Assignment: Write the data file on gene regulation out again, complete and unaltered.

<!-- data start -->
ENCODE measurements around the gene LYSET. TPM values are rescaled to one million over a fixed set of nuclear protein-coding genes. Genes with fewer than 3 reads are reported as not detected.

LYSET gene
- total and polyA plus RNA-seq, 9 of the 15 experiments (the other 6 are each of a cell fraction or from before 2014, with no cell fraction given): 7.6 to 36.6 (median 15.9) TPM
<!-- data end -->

ENCODE measurements around the gene LYSET. TPM values are rescaled to one million over a fixed set of nuclear protein-coding genes. Genes with fewer than 3 reads are reported as not detected.

LYSET gene
- total and polyA plus RNA-seq, 9 of the 15 experiments (the other 6 are each of a cell fraction or from before 2014, with no cell fraction given): 7.6 to 36.6 (median 15.9) TPM